Given the complexity of the basal boundary in Greenland, the roles of different physical processes operating at the base in controlling sliding speeds and surface geometry of the ice sheet at large scales have historically been difficult to quantify. Improvements over the last decade in satellite observations of surface velocity and geometry have made it possible to infer bed properties across ice thickness length scales based on ice dynamics (Gillet-Chaulet et al., 2016; Habermann et al., 2013; Minchew et al., 2016). The main approach is to use time variations in the ice flow and surface geometry to constrain characteristic properties of different bed types (Gillet-Chaulet et al., 2016; Habermann et al., 2013). This approach has been used to infer the apparent sliding exponent at Pine Island Glacier and in Antarctica (Gillet-Chaulet et al., 2016) and changes in bed strength underneath Jakobshavn Isbræ (Habermann et al., 2013). However, using time variations to constrain bed properties is limited to regions where large changes in the surface speeds and ice geometry coincide and cannot be applied to much of the ice sheet where dynamic changes are small.
An alternative way to infer bed properties is to use the spatial distribution of velocity and traction to determine the physical relationship between the variables. A study on Hofsjökull, a small isothermal ice cap located in Iceland, used inverted tractions and sliding velocities to show that the relationship between velocity and traction is consistent with deforming bed physics (Minchew et al., 2016). Yet explicitly inverting for basal traction using a shallow approximation or full-Stokes representation of the momentum balance yields a traction solution that is non-unique and is dependent on the a priori choice of model parameters including both physical parameters related to ice rheology and parameters within regularization schemes necessary to stabilize the numerical solvers and avoid data overfit (Habermann et al., 2013; Shapero et al., 2016). The influence of the parameters on traction solution is difficult to evaluate but is expected to be particularly important where rheologic parameters are poorly constrained leading to biases in the interpretations of the bed conditions (Habermann et al., 2013; Joughin et al., 2012).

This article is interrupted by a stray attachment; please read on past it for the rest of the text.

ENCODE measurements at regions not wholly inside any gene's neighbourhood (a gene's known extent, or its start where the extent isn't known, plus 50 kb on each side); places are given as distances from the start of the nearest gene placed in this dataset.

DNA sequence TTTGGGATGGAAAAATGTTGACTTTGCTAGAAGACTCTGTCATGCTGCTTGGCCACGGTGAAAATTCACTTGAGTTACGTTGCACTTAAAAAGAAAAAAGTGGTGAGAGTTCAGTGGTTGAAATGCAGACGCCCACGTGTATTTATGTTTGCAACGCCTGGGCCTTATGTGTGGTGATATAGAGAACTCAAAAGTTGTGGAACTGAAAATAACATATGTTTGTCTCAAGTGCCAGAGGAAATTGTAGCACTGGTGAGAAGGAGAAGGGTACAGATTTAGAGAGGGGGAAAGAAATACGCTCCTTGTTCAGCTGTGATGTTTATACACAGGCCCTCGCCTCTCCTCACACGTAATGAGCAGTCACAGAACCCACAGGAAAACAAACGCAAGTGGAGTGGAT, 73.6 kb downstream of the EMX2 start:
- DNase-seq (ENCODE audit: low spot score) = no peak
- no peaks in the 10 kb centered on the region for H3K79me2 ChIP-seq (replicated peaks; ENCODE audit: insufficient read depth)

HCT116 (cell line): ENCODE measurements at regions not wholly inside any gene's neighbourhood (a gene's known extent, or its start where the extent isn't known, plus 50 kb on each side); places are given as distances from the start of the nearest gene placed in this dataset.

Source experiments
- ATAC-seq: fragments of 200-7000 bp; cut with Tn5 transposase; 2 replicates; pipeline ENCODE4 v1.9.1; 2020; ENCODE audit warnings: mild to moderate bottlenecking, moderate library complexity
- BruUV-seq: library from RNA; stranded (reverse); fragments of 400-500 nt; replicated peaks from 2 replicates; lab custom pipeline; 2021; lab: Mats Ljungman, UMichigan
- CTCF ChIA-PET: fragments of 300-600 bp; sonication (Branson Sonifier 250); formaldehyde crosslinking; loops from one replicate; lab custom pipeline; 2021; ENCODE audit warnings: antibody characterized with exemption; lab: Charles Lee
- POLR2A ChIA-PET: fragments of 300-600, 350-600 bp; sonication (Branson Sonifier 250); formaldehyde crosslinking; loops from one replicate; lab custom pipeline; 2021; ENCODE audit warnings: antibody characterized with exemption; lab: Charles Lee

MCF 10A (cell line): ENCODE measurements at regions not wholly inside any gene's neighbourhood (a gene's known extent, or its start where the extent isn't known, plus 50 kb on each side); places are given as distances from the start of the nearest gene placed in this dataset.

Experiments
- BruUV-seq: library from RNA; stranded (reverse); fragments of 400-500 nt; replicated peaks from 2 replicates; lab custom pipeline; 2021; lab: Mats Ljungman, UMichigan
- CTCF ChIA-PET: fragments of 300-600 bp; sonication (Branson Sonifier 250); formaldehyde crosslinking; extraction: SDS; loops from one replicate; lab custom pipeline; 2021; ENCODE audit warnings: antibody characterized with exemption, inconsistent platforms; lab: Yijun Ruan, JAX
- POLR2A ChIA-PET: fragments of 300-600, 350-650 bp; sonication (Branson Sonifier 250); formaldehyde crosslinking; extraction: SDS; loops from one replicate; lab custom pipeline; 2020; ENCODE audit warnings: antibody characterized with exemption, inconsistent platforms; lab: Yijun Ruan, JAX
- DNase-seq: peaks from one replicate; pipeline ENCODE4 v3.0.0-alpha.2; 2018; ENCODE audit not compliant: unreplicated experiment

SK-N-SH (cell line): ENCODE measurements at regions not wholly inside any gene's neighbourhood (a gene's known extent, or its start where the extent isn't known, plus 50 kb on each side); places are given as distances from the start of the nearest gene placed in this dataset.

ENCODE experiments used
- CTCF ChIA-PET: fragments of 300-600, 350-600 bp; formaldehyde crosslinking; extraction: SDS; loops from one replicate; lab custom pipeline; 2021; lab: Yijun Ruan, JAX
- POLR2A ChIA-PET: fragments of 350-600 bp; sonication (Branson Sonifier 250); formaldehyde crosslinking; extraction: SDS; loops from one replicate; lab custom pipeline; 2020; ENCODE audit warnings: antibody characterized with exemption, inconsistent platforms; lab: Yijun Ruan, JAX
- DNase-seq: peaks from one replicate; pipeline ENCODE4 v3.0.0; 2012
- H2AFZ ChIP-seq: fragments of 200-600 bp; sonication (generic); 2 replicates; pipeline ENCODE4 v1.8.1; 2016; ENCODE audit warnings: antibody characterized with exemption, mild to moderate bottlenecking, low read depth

The nonlinear ice rheology dictated by Glen's law is only known to an approximate degree but is known to have strong dependencies on ice temperature (Cuffey and Paterson, 2010). The Greenland Ice Sheet (GrIS) has a complex polythermal structure especially near the margin where cryohydrologic warming is pervasive (Harrington et al., 2015; Lüthi et al., 2015). Further, in Greenland the uncertainty of the deformation exponent, n, is large. Direct estimates of n range considerably from 2.5 to 4.5 (Bons et al., 2018; Dahl-Jensen and Gundestrup, 1987; Gillet-Chaulet et al., 2011; Lüthi et al., 2002; Ryser et al., 2014). Other aspects of ice flow such as crevasses that are common in regions of concentrated fast flow (Cavanagh et al., 2017; Lampkin et al., 2013) and in extensional regimes (Poinar et al., 2015) are not accounted for in high-order inversions but could significantly impact the relationship between the velocity field and higher-order stresses (stress gradients). Together, these aspects make it difficult to confidently estimate the rheology to invert for tractions across the Greenland Ice Sheet and use the spatial relationship between basal traction and velocity to infer bed properties. An initial study found no relationship between velocities and tractions for the fast-flowing outlet glaciers located on the periphery of Greenland (Stearns and van der Veen, 2018), a result which is still under debate (Minchew et al., 2019; Stearns and van der Veen, 2019).